Who’s liable for AI-generated lies? - "The dark side of large language models can't be ignored… Who will be liable for harmful speech generated by large language models? As advanced AIs such as OpenAI’s GPT-3 are being cheered for impressive breakthroughs in natural language processing and generation — and all sorts of (productive)"
Oregon dropping AI tool used in child abuse cases - "Child welfare officials in Oregon will stop using an algorithm to help decide which families are investigated by social workers, opting instead for a new process that officials say will make better, more racially equitable decisions "
NATO’s AI Push And Military Implications – Analysis - " The technological advancements in Artificial Intelligence (AI), machine learning, big data analytics, robotics, quantum computing and virtual reality have led to the rise in use of autonomous systems in military applications."
What role for regulators in the developing a creditable AI audit industry? - "AI audits are used to check and verify that algorithmic systems are meeting regulatory expectations and not producing harms (either unintended or intended). Globally the regulatory requirements for AI audits are rapidly increasing"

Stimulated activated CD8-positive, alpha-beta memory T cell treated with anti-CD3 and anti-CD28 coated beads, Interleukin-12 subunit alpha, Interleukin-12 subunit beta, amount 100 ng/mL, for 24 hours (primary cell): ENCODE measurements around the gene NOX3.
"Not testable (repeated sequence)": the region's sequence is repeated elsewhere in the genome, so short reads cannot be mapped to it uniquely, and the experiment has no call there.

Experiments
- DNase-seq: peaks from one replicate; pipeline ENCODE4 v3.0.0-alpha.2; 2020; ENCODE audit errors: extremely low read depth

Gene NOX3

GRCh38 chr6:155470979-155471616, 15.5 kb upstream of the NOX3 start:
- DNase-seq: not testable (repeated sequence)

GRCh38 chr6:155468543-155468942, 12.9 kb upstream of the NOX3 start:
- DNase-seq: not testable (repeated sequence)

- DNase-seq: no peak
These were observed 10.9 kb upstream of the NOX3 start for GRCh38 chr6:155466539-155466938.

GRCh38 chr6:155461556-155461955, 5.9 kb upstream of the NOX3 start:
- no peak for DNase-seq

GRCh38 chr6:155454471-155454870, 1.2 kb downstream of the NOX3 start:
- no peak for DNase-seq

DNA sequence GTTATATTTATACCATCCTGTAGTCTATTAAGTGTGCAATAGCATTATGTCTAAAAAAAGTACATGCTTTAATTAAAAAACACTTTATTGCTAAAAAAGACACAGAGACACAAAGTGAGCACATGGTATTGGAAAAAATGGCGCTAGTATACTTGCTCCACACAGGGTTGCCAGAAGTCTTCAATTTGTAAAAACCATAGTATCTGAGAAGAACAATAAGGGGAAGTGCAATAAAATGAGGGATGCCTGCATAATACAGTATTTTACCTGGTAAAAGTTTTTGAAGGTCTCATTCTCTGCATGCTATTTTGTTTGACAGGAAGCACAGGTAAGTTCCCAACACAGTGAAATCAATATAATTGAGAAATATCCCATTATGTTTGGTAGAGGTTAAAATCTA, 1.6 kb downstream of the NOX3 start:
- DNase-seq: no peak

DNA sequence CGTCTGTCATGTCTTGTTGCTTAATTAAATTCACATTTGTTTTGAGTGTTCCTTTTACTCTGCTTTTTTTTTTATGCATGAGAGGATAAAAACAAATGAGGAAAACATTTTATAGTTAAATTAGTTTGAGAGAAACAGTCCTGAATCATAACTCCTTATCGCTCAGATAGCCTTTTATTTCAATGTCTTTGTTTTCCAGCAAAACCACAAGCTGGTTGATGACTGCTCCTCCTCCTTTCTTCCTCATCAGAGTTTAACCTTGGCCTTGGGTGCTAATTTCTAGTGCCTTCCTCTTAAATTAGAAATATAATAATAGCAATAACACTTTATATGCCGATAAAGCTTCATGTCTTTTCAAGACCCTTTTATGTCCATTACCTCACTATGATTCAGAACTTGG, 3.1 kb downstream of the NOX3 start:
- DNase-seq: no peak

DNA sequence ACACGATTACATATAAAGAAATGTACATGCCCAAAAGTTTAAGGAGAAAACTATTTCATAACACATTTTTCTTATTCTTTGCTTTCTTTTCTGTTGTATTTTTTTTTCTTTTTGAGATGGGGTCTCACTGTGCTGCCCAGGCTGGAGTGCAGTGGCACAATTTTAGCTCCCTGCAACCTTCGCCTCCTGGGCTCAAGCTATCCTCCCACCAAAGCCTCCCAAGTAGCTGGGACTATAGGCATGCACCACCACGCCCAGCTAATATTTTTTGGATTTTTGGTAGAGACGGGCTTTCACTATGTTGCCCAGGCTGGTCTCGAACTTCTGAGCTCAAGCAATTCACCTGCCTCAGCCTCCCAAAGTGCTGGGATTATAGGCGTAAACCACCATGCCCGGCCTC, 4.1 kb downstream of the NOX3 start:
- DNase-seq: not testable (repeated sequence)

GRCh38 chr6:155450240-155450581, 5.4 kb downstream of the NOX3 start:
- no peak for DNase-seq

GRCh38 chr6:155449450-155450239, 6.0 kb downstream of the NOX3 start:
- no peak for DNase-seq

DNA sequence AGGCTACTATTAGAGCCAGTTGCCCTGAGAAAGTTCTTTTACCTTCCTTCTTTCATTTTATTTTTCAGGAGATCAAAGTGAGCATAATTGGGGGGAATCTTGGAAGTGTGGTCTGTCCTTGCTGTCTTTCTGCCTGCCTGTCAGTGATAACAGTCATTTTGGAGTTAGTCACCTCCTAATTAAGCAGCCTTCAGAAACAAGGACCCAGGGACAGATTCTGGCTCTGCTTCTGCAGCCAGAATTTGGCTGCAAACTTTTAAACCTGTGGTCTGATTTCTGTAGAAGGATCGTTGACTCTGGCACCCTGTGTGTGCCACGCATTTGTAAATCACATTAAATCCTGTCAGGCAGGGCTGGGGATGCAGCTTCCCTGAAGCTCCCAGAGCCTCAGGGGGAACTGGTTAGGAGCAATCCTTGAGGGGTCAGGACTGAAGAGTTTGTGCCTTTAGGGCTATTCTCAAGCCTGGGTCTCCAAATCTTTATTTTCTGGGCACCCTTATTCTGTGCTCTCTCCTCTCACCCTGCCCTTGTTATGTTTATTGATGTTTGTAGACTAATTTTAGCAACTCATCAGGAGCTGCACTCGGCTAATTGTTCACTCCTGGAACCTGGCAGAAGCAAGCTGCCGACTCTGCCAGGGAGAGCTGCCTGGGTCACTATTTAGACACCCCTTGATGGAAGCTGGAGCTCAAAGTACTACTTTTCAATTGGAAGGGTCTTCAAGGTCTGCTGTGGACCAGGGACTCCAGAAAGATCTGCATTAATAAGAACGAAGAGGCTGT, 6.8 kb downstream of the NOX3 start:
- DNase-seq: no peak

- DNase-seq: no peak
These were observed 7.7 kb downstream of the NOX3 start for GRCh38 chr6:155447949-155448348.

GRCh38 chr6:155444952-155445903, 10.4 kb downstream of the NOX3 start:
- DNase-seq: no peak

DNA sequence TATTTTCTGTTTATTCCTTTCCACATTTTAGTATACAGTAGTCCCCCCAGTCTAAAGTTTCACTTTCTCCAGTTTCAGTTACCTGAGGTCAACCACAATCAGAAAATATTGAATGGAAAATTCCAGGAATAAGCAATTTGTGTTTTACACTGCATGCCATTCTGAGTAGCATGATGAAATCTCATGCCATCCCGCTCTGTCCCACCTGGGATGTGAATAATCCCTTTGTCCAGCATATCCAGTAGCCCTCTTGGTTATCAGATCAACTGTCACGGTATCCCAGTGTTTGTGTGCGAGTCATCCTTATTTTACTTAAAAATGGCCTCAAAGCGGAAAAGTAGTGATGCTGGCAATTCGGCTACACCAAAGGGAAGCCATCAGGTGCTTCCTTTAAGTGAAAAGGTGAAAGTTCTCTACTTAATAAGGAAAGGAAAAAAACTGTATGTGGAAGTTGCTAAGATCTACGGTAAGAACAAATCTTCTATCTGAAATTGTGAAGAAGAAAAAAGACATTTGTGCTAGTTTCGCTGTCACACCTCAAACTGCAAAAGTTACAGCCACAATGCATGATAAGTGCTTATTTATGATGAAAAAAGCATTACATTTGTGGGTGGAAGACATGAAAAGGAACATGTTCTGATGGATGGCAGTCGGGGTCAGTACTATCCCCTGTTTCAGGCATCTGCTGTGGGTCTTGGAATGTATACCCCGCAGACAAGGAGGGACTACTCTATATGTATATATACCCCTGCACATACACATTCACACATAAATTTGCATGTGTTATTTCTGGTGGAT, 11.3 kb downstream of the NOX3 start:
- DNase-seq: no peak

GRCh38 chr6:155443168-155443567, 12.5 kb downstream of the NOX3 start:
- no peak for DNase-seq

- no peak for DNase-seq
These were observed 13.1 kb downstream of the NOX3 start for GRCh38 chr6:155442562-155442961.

Federal AI task force outlines ‘equitable future’ for R&D resources - "The task force behind the National AI Research Resource (NAIRR) issued an interim report Wednesday outlining how the AI data-and-research hub can put federal AI resources in the hands of more U.S. researchers. A final report is expected this November."
With New Hires, Pentagon’s AI Office Reaches Full Operating Capability - "Stood up earlier this year, the Defense Department’s Office of the Chief Digital and Artificial Intelligence Officer, or CDAO, reached full operating capability Wednesday with the appointment of two new personnel."
Pentagon Launches ‘Third Wave’ AI Initiative to Help Warfighting Effort - "A key research and development agency within the Department of Defense is launching a new program specifically focused on advancing algorithmic processing within Defense’s artificial intelligence projects."
A Guide To Asking Robots To Design Stained Glass Windows - "I love stained glass. Not so much your usual suburban house stained glass with a picture of lilies. The good stuff. Cathedral windows, Art Nouveau, Art Deco. Why did we stop doing that? I blame the conspiracy. Recently I’ve been experimenting with small-scale alternatives."
AI in Fiction and the Future of War - "Interestingly, AI is also often the hero when AI is the villain in the story. In Tron, released in 1982, the Master Control Program (MCP) has most of the same characteristics as Skynet, including an aim to obtain control over nuclear weapons."
AI versus corporate logos - "I recently started playing with DALL-E 2, which will attempt to generate an image to go with whatever text prompt you give it. Like its predecessor DALL-E, it uses CLIP, which OpenAI trained on a huge collection of internet images and nearby text."
Copyright © 2022 Skynet Today, All rights reserved.